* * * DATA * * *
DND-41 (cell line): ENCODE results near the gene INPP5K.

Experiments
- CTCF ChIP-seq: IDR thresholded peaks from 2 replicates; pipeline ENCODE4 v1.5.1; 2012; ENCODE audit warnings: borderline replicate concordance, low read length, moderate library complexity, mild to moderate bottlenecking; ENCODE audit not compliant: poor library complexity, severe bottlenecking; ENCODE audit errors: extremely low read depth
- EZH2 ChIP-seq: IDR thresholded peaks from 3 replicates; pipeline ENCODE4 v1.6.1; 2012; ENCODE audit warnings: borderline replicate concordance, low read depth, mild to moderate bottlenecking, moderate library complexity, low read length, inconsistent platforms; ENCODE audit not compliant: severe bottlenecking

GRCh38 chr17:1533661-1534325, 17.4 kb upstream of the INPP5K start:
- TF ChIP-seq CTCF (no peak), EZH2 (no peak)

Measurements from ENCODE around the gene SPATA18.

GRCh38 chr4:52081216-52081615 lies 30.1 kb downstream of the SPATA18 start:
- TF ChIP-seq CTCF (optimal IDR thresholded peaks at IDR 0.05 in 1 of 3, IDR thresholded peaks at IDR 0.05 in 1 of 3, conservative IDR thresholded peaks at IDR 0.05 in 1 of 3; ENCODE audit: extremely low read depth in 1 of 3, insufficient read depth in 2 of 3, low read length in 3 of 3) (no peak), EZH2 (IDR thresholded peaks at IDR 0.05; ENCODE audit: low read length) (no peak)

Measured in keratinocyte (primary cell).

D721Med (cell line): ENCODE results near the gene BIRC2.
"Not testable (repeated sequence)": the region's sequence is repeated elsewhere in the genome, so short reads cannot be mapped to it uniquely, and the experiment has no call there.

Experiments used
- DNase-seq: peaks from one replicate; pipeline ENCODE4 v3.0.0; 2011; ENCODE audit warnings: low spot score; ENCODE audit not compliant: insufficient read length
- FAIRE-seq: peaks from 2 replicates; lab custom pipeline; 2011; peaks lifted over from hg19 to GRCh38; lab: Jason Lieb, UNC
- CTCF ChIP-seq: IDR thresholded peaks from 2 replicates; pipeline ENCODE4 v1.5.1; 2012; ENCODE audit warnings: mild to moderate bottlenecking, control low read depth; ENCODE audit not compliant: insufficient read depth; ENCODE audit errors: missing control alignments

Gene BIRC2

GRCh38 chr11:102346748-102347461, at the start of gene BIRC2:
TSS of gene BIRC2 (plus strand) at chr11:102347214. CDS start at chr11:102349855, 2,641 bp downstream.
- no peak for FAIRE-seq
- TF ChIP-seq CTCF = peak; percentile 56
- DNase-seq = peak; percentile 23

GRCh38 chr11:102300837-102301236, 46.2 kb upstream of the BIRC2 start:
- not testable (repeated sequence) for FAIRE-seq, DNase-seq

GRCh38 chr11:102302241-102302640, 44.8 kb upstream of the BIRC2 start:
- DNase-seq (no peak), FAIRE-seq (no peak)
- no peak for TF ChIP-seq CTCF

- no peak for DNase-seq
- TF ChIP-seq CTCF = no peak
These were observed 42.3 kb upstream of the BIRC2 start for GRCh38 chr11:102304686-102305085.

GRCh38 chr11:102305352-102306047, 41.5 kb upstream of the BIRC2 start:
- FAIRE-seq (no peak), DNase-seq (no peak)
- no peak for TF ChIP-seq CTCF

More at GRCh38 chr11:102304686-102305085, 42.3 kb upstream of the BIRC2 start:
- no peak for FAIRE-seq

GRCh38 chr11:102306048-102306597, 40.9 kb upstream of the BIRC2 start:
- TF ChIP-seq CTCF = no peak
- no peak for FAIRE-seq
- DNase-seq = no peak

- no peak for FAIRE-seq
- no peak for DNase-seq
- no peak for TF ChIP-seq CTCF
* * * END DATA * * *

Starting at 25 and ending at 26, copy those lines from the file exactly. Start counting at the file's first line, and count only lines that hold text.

GRCh38 chr11:102302241-102302640, 44.8 kb upstream of the BIRC2 start:
- DNase-seq (no peak), FAIRE-seq (no peak)